a)      Having weak anti money laundering laws and has lacunae in curbing the menace of terrorism financing activities.

b)      Having deficiencies in addressing the shortcomings of the financial system and has not committed itself to an action plan developed with the Financial Action Task Force to address the shortcomings

(5)   The governing clauses of the company as well as the laws of the country should also authorise the applicant to invest in securities outside the country on its own behalf or on behalf of others.

(6)   The applicant should have acquired substantial goodwill in the market.



The depository participant shall grant the certificate in Form B as prescribed under the Regulations and collect fees which shall be remitted to SEBI. A time frame has been set at 30 days for issuance of the certificate by the depository participant.

However the depository participant has been vested with the right to reject an application where it finds that the information provided in false, misleading or inadequate. Application having certain deficiencies shall be granted additional time to remove such deficiencies.

In cases of rejection the applicant being intimated about the rejection has the right to send an application for reconsideration to SEBI within a period of 30 days. The SEBI is vested with the sole right and discretion with regard to the suspension and cancellation of a FPI. A FPI may apply for surrendering the certificate to a depository participant which may be subject to conditions imposed by the depository participant as prescribed by SEBI.



In furtherance to the aforementioned conditions a prospective FPI shall comply with various other restrictions as laid down in Regulation 11 of the instant Regulations.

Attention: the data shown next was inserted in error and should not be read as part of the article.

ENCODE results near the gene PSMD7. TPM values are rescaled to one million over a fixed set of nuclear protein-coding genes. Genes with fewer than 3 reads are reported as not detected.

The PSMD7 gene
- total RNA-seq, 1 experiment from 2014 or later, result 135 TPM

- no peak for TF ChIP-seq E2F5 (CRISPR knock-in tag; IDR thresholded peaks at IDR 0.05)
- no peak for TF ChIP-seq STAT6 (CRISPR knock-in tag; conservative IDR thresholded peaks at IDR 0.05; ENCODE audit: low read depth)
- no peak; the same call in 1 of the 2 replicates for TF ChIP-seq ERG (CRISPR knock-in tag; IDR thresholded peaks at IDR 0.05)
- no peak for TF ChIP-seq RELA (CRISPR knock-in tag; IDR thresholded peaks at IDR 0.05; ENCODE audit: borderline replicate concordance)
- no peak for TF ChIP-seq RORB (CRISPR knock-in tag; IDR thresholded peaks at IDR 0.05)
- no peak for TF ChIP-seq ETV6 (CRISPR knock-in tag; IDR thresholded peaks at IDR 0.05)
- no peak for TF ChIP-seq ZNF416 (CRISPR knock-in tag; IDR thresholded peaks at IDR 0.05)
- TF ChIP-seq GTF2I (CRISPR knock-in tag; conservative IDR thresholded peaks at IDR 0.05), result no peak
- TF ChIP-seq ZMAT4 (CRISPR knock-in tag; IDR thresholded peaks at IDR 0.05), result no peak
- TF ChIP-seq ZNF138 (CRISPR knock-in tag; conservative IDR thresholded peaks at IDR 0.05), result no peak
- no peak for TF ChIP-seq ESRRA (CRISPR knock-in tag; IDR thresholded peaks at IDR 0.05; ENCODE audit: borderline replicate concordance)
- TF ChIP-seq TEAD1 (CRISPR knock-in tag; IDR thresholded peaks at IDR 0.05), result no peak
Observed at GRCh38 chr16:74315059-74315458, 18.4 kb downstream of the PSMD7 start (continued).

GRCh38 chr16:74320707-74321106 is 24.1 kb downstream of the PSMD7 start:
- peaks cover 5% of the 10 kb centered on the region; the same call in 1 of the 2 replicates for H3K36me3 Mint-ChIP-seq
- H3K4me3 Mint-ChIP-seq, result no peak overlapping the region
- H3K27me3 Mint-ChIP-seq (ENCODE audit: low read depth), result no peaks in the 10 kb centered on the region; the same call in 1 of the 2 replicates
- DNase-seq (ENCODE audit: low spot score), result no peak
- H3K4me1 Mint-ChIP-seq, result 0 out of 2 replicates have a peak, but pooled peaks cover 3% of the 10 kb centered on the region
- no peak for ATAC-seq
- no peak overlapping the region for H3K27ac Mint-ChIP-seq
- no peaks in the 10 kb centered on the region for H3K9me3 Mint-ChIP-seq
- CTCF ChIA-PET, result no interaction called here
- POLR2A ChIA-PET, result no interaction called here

Foreign investors shall invest only in the following securities:-

a)      Securities in the primary and secondary markets which might include shares, debentures, warrants of companies which are listed or to be listed in any recognised stock exchange.

b)      Schemes floated by domestic mutual funds whether listed or not listed.

c)      Schemes floated by collective investment schemes.

d)      Derivatives traded on a recognized stock exchange.

e)      Treasury bills and dated government securities.

f)       Commercial papers issued by an Indian company.

g)      Rupee denominated credit enhanced bonds.

h)      Security receipts issued by asset reconstruction companies.

i)        Perpetual debt instruments and debt capital instruments, as specified by the RBI.

j)        Listed and unlisted non-convertible debentures/bonds issued by an Indian company in the infrastructure sector.

k)      Non-convertible debentures or bonds issued by NBFCs categorized as Infrastructure Finance Companies by the RBI.

l)        Rupee denominated bonds or units issued by infrastructure debt funds.

m)    Indian depository receipts



Where a FII or a sub account, prior to commencement of The Regulations, holding equity shares in a company whose shares are not listed and however continues to hold such shares after initial public offering and listing thereof, such shares held by the FII or a sub account shall be subject to lock-in for the same period, if any, as is applicable to shares held by a foreign direct investor which is positioned in a parallel position, under the policy of the Government of India relating to foreign direct investment for the time being in force.

A FPI intending to invest in Secondary Market shall trade in the securities in India only on the basis of taking and giving delivery of securities purchased or sold. However FPIs have been sanctioned to trade in securities such as derivates listed on a recognised stock exchange, short selling transactions, transaction which is entered into with the merchant banker.